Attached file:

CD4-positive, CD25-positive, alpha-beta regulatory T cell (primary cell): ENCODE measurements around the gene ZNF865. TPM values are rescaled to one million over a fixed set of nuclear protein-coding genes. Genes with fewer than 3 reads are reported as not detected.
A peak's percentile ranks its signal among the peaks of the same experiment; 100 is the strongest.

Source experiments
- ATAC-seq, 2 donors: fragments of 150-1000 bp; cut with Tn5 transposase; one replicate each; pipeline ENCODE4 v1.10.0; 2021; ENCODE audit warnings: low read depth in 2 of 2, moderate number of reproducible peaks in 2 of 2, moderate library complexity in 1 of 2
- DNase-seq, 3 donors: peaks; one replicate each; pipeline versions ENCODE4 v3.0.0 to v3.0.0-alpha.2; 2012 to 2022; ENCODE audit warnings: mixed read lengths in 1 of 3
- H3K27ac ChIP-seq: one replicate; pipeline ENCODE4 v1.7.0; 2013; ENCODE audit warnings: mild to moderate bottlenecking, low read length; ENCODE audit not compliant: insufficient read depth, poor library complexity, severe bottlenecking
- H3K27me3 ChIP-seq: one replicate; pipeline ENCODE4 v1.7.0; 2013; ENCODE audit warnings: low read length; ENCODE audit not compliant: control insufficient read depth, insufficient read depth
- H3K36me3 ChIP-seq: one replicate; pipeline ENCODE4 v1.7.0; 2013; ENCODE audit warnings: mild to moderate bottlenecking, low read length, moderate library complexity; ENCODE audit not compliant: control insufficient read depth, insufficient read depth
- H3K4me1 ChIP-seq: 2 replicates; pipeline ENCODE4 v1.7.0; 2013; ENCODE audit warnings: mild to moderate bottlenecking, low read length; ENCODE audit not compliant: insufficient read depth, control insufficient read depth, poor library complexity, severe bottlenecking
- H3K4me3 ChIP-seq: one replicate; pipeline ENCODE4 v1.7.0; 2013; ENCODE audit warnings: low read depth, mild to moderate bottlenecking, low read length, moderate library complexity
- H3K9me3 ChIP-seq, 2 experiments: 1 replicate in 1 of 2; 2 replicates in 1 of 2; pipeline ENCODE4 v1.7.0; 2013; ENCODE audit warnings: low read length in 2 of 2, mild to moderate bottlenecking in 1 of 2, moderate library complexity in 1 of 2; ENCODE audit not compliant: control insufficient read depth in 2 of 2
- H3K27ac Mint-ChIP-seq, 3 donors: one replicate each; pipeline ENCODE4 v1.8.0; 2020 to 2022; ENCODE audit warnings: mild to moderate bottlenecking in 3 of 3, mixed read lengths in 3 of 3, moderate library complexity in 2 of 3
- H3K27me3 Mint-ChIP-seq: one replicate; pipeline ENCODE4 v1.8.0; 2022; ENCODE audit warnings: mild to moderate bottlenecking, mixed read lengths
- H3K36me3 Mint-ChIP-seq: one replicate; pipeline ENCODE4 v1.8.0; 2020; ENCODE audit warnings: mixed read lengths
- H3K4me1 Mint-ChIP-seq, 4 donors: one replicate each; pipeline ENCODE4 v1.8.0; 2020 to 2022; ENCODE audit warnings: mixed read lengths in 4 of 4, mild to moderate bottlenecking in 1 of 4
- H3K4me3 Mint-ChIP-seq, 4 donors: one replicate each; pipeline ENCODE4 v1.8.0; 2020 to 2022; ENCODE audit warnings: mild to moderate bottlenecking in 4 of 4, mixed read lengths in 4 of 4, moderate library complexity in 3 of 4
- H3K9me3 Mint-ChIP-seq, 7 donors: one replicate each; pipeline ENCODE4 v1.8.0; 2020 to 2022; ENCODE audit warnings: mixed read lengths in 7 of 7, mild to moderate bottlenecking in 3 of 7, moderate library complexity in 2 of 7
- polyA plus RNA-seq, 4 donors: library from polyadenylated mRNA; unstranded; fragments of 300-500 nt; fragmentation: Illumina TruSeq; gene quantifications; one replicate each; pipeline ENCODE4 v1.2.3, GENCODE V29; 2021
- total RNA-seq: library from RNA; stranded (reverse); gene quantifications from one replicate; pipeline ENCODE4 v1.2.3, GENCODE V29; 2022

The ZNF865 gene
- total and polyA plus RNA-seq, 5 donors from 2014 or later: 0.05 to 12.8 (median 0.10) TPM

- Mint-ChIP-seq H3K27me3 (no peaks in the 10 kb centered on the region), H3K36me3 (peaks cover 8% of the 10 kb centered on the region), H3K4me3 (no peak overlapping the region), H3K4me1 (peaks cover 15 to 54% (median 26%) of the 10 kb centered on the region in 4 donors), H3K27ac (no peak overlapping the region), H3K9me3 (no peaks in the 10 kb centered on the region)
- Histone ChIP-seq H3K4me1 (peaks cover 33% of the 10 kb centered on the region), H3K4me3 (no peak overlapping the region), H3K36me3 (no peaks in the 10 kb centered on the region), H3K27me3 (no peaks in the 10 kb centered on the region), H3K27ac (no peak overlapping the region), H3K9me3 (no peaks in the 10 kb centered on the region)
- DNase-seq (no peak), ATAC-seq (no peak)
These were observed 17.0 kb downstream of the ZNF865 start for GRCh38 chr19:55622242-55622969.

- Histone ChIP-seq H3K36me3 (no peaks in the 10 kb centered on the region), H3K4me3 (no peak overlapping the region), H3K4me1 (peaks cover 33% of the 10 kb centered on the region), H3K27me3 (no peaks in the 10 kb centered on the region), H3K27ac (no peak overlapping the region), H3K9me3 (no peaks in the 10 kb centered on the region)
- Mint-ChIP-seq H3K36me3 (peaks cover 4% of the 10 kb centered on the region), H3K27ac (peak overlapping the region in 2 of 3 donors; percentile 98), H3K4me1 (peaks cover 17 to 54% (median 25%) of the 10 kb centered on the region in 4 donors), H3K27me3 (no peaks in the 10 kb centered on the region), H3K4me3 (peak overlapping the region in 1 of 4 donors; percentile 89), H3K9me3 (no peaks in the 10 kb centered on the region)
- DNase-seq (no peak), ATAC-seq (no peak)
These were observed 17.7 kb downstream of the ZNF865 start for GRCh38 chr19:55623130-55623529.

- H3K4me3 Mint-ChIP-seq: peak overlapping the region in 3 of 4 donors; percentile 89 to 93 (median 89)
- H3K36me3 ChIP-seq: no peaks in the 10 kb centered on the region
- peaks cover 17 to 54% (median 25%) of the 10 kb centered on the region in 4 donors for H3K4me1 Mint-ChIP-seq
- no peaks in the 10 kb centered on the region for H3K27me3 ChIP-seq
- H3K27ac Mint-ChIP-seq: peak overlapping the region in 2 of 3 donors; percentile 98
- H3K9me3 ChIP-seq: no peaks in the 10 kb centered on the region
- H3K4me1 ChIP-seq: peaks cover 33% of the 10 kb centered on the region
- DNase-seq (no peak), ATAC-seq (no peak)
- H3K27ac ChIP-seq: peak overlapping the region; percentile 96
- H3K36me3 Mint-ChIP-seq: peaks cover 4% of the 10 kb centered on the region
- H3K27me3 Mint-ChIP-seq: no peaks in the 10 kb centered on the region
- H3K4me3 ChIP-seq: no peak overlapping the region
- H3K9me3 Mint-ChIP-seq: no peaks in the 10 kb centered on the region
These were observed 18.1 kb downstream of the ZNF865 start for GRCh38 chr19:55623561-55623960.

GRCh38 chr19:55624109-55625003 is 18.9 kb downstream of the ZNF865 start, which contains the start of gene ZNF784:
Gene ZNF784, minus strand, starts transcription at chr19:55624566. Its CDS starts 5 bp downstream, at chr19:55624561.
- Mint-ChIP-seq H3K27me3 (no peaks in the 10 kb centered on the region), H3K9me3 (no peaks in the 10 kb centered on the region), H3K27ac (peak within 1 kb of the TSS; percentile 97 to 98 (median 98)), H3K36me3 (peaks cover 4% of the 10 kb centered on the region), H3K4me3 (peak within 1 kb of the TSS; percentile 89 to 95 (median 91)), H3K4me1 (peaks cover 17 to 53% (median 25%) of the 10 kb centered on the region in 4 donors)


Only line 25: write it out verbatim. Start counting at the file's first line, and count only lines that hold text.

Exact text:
These were observed 17.0 kb downstream of the ZNF865 start for GRCh38 chr19:55622242-55622969.